To Buy and Hold or Fix and Flip?
The age-old question for real estate investors is: should I buy a property to rent out (“buy and hold”) or should I purchase it, fix it up, and sell it (“fix and flip”)? Buy and holds are a long-term investment whereas fix and flips are a short-term investment. Fix and flips require much more concentrated attention in a short time span, but a successful fix and flip obviously yields quicker rewards. There is no hard and fast rule in terms of which strategy is “better.” It will depend on a myriad of considerations. And it may be that an investor chooses to pursue both strategies simultaneously. Below we present some of the considerations for each of the REI strategies.
What are some of the factors that drive the decision about whether to do a fix and flip?
One consideration is how easy it is to find distressed properties for fix and flips in the investor’s geography. There are various ways in which an investor can locate a distressed property:
- Tax sales. A tax sale is the process where tax lien certificates are auctioned publicly to the highest bidder. Each county has its own rules regarding bidding. Once a lien certificate is sold, the county’s lien on the property conveys to the winning bidder. If the property owner fails to redeem the certificate by paying the overdue taxes, the certificate holder may obtain title to the property by foreclosing the property owner’s right of redemption.
- Property auctions. Some auctions do not even require attendance in person and are moderated entirely online. No matter what format the auction takes, be sure to read the purchase contract before bidding. Also, even if you cannot view the interior of the property before the auction, it is worth looking at the exterior. For example, one online commentator on real estate investment website BiggerPockets reporting seeing a “not fit for human occupancy” notice affixed to the exterior of the house going up for auction. Also, be wary of getting into a bidding war where you may be bidding against a shill bidder.
- Scouting target neighborhoods (“driving for dollars”). Once target homes are identified, employ a direct-to-seller strategy. This can mean calling the homeowner, using door hangers, or mailing letters. It should be noted that placing flyers or letters without stamps in mailboxes is actually illegal. Only authorized U.S. postal carriers are allowed to place items in a mailbox and by law, a mailbox is intended only for postage-paid U.S. mail.
- Networking. Successful real estate investors often find fix and flip opportunities through relationships they have developed with other local investors, with wholesalers, and with realtors.
- Foreclosure sales. Lists of foreclosure sales are typically published in a local newspaper in advance of their sale, which affords the investor an opportunity to visit the property (though they are typically not able to inspect the interior). It may also be possible to visit the County Clerk’s office to find homes in the foreclosure process. Foreclosure sales have a few challenges, in addition to it being unlikely that the prospective buyer can inspect the interior. There will usually be a requirement that the buyer post 10% of the purchase price in cash at the time of the sale, and the purchase must typically be completed within 30 days else the buyer will lose his deposit.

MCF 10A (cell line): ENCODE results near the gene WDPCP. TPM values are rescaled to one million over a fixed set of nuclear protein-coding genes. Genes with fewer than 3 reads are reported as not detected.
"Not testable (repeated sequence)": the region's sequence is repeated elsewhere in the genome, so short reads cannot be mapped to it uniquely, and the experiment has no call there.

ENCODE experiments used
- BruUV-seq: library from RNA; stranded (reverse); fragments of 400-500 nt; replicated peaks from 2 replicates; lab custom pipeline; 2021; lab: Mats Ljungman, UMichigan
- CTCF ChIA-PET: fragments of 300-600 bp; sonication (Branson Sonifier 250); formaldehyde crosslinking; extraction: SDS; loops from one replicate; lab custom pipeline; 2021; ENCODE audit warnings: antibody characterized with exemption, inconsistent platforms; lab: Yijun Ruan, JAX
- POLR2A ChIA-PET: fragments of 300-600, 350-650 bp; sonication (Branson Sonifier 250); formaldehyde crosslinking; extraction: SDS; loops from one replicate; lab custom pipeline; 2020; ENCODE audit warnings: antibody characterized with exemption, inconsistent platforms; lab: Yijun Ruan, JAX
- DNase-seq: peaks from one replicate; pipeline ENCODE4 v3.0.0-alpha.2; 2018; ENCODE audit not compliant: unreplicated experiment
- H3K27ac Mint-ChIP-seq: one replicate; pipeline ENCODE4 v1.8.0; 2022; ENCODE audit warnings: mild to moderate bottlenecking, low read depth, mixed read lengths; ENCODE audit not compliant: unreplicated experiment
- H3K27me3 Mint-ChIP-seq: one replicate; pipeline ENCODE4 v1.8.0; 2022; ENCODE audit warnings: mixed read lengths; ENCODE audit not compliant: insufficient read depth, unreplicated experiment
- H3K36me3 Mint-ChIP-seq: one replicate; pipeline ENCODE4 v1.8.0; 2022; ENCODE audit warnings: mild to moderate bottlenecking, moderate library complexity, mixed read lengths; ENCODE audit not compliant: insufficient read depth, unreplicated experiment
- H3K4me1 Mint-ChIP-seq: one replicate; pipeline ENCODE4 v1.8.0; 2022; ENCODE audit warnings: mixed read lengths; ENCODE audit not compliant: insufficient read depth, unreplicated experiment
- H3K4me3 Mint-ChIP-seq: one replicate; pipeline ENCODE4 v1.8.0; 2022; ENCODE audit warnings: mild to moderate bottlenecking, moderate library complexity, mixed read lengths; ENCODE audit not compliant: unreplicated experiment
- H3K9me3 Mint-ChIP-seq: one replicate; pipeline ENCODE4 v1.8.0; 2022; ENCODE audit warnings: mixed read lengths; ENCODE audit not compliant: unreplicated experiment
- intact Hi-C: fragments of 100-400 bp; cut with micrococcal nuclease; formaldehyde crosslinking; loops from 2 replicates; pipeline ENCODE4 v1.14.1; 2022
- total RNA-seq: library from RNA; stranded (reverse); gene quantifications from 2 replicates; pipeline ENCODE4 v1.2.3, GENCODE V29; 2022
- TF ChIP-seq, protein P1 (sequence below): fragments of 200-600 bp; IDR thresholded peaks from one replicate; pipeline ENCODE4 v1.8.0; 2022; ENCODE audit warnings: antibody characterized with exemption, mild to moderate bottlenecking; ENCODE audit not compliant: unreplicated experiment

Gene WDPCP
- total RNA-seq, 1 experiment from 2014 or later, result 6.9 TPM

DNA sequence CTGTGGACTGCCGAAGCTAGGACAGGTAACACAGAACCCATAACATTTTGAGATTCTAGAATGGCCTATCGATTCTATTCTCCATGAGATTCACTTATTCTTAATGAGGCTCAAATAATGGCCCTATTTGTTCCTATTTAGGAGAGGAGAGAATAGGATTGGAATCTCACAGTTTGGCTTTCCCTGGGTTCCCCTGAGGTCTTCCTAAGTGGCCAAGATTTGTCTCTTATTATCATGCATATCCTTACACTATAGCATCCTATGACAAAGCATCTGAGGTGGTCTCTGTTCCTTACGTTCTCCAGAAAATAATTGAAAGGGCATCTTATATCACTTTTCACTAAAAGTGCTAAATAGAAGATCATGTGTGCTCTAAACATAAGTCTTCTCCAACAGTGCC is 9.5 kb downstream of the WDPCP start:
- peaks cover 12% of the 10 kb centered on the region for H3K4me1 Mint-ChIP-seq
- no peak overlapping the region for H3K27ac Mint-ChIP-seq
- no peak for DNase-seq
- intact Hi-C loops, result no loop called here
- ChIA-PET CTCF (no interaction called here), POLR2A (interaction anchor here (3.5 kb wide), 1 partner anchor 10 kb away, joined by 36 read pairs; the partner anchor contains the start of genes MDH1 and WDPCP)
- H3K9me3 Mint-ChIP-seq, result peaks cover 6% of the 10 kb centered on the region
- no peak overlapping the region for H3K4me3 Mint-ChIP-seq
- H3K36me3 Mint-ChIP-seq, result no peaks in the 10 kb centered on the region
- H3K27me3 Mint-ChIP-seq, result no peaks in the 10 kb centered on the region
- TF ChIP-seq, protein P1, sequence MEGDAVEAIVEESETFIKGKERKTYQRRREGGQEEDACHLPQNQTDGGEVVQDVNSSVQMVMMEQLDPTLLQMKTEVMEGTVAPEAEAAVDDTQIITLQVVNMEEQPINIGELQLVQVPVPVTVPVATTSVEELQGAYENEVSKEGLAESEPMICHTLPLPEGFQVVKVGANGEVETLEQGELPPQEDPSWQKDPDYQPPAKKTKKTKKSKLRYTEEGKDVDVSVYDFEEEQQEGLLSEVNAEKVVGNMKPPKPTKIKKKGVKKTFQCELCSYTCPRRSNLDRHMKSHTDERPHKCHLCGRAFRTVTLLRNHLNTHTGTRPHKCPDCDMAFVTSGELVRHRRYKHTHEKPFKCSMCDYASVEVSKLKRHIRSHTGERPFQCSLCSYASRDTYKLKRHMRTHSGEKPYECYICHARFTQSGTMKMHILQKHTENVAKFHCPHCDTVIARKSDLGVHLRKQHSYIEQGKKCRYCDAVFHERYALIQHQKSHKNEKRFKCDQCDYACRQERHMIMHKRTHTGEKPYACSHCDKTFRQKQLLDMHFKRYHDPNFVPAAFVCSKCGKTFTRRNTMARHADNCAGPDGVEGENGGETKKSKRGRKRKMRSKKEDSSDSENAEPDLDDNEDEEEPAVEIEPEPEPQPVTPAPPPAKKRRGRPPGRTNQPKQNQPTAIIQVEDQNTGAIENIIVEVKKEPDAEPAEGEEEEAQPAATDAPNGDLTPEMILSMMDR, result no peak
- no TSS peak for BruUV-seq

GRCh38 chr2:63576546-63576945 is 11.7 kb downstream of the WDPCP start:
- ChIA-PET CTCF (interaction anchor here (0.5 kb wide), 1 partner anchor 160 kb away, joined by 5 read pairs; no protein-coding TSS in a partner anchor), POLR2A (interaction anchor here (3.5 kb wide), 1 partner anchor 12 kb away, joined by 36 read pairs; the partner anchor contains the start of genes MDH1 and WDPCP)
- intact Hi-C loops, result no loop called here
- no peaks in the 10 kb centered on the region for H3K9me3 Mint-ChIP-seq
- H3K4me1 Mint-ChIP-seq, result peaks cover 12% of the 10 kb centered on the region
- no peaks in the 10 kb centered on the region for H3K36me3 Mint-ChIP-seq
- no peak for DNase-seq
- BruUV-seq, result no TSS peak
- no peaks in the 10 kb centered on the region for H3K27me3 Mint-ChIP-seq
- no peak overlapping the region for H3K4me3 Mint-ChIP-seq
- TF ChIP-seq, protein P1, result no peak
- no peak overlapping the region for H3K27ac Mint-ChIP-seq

- For Sale by Owner (FSBO) properties. Some sellers opt to forgo the use of a realtor and sell their house themselves. They may advertise the sale of their home in one or more ways: post a sign on their lawn, list their house for sale on Craigslist, list their house for sale on social media, and/or list their house for sale in a weekly free shopper newspaper. These properties may be at below market prices if the seller is anxious for a speedy close.
- Probate court sales. Probate court sales are sales of properties inherited by heirs of deceased persons. Properties available for sale through probate are listed in local newspapers like foreclosure properties are in order to provide notice of the sale to potential creditors or heirs not included in the will. Some downsides of probate sales are that the properties are often sold “as is” and the buyer may be negotiating with multiple heirs. Conversely, the sellers may be looking to quickly unload the property, such that a buyer can make an offer before the probate process closes and negotiate a better price.
- Rentals. A real estate investor can keep an eye on rental properties with vacancies; perhaps there are vacancies because the property needs work and the landlord doesn’t have the financial means to undertake the work. An investor can propose to purchase the property as a fix and flip opportunity.
- The Multiple Listing Services (MLS). While this may not seem like a route that would produce worthwhile leads, it is always possible that an investor could identify a foreclosure property on the MLS, or a listing that has expired (meaning that the seller is likely a motivated one). Also, when a listing goes under agreement, but the deal falls apart, it will be listed as “Back on Market” (BOM) for the first three days before reverting to “Active” status. It may be worthwhile to check for BOM listings as those sellers are likely motivated to get a deal done after having fail to close.